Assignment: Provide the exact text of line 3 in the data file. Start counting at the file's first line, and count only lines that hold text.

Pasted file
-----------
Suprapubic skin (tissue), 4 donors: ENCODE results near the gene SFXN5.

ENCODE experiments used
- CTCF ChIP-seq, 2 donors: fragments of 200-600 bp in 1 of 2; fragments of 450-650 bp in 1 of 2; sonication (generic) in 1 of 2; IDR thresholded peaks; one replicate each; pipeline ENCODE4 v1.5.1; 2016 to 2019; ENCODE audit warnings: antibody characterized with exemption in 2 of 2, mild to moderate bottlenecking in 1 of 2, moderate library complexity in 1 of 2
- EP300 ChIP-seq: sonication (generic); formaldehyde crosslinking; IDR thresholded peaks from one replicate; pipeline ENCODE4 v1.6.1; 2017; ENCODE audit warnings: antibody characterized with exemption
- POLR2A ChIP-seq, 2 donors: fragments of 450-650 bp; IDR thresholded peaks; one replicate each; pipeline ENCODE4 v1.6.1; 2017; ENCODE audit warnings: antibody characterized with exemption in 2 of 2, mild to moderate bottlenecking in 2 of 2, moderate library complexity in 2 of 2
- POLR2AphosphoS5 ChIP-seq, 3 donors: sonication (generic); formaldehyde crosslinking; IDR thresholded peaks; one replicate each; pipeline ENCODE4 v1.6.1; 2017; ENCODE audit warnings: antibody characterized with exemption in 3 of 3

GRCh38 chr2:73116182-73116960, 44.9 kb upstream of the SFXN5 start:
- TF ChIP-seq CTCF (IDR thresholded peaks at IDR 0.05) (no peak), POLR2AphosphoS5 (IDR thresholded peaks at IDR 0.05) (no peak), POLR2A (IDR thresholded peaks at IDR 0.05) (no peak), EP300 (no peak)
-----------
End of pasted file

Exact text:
- CTCF ChIP-seq, 2 donors: fragments of 200-600 bp in 1 of 2; fragments of 450-650 bp in 1 of 2; sonication (generic) in 1 of 2; IDR thresholded peaks; one replicate each; pipeline ENCODE4 v1.5.1; 2016 to 2019; ENCODE audit warnings: antibody characterized with exemption in 2 of 2, mild to moderate bottlenecking in 1 of 2, moderate library complexity in 1 of 2